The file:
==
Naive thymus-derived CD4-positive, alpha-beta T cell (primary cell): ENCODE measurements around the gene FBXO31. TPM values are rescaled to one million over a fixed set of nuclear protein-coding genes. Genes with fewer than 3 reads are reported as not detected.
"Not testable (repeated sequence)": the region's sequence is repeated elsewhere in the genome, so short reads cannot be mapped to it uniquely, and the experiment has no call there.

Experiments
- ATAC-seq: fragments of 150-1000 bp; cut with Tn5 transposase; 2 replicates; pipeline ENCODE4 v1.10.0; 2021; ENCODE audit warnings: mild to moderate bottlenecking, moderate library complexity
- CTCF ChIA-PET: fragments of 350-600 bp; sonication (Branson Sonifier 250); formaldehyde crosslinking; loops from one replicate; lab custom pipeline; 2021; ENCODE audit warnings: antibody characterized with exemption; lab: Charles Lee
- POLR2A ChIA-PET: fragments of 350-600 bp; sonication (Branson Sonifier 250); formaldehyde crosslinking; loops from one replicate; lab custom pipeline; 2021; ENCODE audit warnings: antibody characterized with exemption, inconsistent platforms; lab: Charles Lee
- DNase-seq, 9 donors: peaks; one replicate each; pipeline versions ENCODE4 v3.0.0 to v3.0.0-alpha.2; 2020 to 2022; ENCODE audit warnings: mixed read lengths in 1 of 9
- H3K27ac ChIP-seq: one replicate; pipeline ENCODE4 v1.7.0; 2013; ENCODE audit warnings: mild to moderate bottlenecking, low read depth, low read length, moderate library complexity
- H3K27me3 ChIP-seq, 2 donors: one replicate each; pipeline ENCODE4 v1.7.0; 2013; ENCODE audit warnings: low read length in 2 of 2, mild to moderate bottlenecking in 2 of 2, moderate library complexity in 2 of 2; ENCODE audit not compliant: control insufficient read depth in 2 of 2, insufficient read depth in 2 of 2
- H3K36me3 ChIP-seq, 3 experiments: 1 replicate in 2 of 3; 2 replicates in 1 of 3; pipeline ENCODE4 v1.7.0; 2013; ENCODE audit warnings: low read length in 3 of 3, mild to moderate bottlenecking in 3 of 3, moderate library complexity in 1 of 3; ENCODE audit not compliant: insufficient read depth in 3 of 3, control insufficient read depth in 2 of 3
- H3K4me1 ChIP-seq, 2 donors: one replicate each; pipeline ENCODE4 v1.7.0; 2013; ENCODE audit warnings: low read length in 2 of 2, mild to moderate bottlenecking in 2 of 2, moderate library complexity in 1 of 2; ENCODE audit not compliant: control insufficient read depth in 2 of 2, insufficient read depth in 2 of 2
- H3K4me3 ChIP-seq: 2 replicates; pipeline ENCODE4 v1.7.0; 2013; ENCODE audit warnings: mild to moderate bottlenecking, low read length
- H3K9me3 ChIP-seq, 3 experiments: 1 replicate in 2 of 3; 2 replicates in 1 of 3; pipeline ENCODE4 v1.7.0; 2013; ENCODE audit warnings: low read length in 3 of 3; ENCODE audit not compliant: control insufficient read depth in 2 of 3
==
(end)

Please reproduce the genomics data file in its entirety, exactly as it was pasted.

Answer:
Naive thymus-derived CD4-positive, alpha-beta T cell (primary cell): ENCODE measurements around the gene FBXO31. TPM values are rescaled to one million over a fixed set of nuclear protein-coding genes. Genes with fewer than 3 reads are reported as not detected.
"Not testable (repeated sequence)": the region's sequence is repeated elsewhere in the genome, so short reads cannot be mapped to it uniquely, and the experiment has no call there.

Experiments
- ATAC-seq: fragments of 150-1000 bp; cut with Tn5 transposase; 2 replicates; pipeline ENCODE4 v1.10.0; 2021; ENCODE audit warnings: mild to moderate bottlenecking, moderate library complexity
- CTCF ChIA-PET: fragments of 350-600 bp; sonication (Branson Sonifier 250); formaldehyde crosslinking; loops from one replicate; lab custom pipeline; 2021; ENCODE audit warnings: antibody characterized with exemption; lab: Charles Lee
- POLR2A ChIA-PET: fragments of 350-600 bp; sonication (Branson Sonifier 250); formaldehyde crosslinking; loops from one replicate; lab custom pipeline; 2021; ENCODE audit warnings: antibody characterized with exemption, inconsistent platforms; lab: Charles Lee
- DNase-seq, 9 donors: peaks; one replicate each; pipeline versions ENCODE4 v3.0.0 to v3.0.0-alpha.2; 2020 to 2022; ENCODE audit warnings: mixed read lengths in 1 of 9
- H3K27ac ChIP-seq: one replicate; pipeline ENCODE4 v1.7.0; 2013; ENCODE audit warnings: mild to moderate bottlenecking, low read depth, low read length, moderate library complexity
- H3K27me3 ChIP-seq, 2 donors: one replicate each; pipeline ENCODE4 v1.7.0; 2013; ENCODE audit warnings: low read length in 2 of 2, mild to moderate bottlenecking in 2 of 2, moderate library complexity in 2 of 2; ENCODE audit not compliant: control insufficient read depth in 2 of 2, insufficient read depth in 2 of 2
- H3K36me3 ChIP-seq, 3 experiments: 1 replicate in 2 of 3; 2 replicates in 1 of 3; pipeline ENCODE4 v1.7.0; 2013; ENCODE audit warnings: low read length in 3 of 3, mild to moderate bottlenecking in 3 of 3, moderate library complexity in 1 of 3; ENCODE audit not compliant: insufficient read depth in 3 of 3, control insufficient read depth in 2 of 3
- H3K4me1 ChIP-seq, 2 donors: one replicate each; pipeline ENCODE4 v1.7.0; 2013; ENCODE audit warnings: low read length in 2 of 2, mild to moderate bottlenecking in 2 of 2, moderate library complexity in 1 of 2; ENCODE audit not compliant: control insufficient read depth in 2 of 2, insufficient read depth in 2 of 2
- H3K4me3 ChIP-seq: 2 replicates; pipeline ENCODE4 v1.7.0; 2013; ENCODE audit warnings: mild to moderate bottlenecking, low read length
- H3K9me3 ChIP-seq, 3 experiments: 1 replicate in 2 of 3; 2 replicates in 1 of 3; pipeline ENCODE4 v1.7.0; 2013; ENCODE audit warnings: low read length in 3 of 3; ENCODE audit not compliant: control insufficient read depth in 2 of 3